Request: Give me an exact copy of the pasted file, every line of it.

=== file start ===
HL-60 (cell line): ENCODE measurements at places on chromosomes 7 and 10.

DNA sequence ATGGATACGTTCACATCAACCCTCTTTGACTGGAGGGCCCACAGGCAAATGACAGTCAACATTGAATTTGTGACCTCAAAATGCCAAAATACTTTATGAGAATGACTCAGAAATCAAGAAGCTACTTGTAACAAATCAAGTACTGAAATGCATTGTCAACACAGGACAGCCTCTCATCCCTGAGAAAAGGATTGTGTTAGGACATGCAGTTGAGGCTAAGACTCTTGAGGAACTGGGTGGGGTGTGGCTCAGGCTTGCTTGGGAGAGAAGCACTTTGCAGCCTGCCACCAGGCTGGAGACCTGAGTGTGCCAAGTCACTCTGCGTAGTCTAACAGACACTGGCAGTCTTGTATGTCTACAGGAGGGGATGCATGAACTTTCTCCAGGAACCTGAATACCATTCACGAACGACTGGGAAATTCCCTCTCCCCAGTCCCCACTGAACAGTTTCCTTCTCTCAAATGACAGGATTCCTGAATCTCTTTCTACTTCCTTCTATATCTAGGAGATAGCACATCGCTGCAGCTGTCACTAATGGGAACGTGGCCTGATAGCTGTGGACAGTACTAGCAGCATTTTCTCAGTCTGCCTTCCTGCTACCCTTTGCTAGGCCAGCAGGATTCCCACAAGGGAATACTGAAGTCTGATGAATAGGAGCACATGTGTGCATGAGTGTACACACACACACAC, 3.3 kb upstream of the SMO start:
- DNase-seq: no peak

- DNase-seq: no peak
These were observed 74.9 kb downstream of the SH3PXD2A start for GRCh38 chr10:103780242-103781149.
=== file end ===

HL-60 (cell line): ENCODE measurements at places on chromosomes 7 and 10.

DNA sequence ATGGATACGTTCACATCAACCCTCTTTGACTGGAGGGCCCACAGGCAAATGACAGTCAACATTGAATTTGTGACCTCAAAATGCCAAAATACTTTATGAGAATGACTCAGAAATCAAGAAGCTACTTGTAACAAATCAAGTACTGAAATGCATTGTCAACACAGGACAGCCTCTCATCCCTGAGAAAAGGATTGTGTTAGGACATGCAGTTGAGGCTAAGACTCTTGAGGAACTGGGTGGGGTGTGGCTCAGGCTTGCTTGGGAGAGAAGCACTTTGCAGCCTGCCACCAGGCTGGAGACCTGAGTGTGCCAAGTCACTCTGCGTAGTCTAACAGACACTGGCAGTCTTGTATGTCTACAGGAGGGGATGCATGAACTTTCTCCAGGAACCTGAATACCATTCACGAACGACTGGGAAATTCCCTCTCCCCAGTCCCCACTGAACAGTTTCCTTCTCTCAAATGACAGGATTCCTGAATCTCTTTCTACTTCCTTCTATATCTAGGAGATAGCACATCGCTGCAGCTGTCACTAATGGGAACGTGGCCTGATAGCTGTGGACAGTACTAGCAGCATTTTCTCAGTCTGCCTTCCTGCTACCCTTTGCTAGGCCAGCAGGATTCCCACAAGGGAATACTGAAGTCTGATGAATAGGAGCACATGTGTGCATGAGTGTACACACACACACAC, 3.3 kb upstream of the SMO start:
- DNase-seq: no peak

- DNase-seq: no peak
These were observed 74.9 kb downstream of the SH3PXD2A start for GRCh38 chr10:103780242-103781149.